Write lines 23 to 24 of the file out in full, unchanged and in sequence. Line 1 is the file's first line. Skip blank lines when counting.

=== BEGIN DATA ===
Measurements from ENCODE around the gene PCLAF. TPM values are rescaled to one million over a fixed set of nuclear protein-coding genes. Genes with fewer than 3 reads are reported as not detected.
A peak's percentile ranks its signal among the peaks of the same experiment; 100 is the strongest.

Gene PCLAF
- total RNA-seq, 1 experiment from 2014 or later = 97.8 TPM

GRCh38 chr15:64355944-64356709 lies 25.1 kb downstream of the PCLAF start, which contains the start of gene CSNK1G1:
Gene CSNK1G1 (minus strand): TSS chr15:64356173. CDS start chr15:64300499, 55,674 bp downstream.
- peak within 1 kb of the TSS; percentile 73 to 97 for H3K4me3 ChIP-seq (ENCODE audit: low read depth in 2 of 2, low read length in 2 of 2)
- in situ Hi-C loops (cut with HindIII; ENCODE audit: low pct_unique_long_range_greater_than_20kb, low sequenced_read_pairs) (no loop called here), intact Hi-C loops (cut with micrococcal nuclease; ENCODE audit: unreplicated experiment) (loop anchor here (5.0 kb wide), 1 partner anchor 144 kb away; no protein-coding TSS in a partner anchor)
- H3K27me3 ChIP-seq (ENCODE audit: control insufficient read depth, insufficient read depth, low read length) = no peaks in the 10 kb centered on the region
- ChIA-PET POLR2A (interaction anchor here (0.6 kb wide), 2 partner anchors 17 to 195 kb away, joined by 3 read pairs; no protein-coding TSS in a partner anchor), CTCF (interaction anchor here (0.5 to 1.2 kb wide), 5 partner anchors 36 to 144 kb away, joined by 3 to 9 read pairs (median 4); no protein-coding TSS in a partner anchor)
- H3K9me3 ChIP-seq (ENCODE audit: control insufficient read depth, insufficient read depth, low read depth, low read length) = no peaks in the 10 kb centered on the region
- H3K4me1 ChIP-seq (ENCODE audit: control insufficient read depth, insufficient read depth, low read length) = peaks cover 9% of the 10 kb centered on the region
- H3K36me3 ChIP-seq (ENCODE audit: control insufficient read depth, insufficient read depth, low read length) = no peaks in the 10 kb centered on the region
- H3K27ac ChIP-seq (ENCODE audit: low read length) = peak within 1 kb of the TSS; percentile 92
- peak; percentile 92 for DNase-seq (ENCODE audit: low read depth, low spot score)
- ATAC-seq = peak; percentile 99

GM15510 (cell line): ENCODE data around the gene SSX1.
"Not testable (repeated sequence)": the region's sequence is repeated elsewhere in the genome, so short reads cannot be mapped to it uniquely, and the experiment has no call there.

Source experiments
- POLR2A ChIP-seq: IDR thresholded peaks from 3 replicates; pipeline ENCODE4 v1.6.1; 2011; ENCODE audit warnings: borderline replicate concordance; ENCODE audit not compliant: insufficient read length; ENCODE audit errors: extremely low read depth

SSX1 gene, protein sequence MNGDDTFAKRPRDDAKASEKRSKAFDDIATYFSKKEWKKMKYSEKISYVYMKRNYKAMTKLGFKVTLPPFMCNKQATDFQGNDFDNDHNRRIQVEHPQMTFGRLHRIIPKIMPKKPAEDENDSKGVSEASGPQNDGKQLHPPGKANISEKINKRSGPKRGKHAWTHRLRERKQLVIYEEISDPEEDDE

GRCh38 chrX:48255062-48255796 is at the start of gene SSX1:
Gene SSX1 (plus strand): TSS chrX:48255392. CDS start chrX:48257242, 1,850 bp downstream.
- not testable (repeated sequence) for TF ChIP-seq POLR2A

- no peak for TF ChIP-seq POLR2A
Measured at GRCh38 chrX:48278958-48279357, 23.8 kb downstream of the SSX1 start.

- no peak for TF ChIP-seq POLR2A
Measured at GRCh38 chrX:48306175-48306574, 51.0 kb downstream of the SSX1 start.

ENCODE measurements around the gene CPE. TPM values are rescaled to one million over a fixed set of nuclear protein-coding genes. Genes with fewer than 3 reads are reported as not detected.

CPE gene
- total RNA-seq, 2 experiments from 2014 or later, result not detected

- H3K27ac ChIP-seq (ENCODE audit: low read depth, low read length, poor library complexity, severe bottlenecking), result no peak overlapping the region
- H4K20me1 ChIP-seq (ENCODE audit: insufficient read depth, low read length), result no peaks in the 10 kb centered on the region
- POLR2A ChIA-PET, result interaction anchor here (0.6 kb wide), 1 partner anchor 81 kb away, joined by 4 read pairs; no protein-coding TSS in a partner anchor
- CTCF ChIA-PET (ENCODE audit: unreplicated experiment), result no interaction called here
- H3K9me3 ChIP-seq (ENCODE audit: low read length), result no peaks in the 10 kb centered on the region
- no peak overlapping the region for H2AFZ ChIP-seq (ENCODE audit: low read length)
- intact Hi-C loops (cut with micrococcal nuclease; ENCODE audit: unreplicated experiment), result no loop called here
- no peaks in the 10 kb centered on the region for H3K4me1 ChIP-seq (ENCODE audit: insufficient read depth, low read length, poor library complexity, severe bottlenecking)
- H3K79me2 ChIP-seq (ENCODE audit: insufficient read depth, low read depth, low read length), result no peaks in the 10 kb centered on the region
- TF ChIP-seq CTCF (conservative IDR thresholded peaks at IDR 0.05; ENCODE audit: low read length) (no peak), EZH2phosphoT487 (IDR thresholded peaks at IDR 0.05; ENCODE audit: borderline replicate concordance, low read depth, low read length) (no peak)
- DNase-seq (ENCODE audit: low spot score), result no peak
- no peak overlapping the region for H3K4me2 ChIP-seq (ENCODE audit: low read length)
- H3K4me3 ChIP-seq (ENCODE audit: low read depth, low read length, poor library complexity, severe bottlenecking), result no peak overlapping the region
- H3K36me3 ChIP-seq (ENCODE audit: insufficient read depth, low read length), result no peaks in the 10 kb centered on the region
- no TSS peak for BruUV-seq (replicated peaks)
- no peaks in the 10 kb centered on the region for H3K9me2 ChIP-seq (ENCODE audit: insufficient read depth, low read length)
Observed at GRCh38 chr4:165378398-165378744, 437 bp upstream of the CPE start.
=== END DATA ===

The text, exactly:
Gene SSX1 (plus strand): TSS chrX:48255392. CDS start chrX:48257242, 1,850 bp downstream.
- not testable (repeated sequence) for TF ChIP-seq POLR2A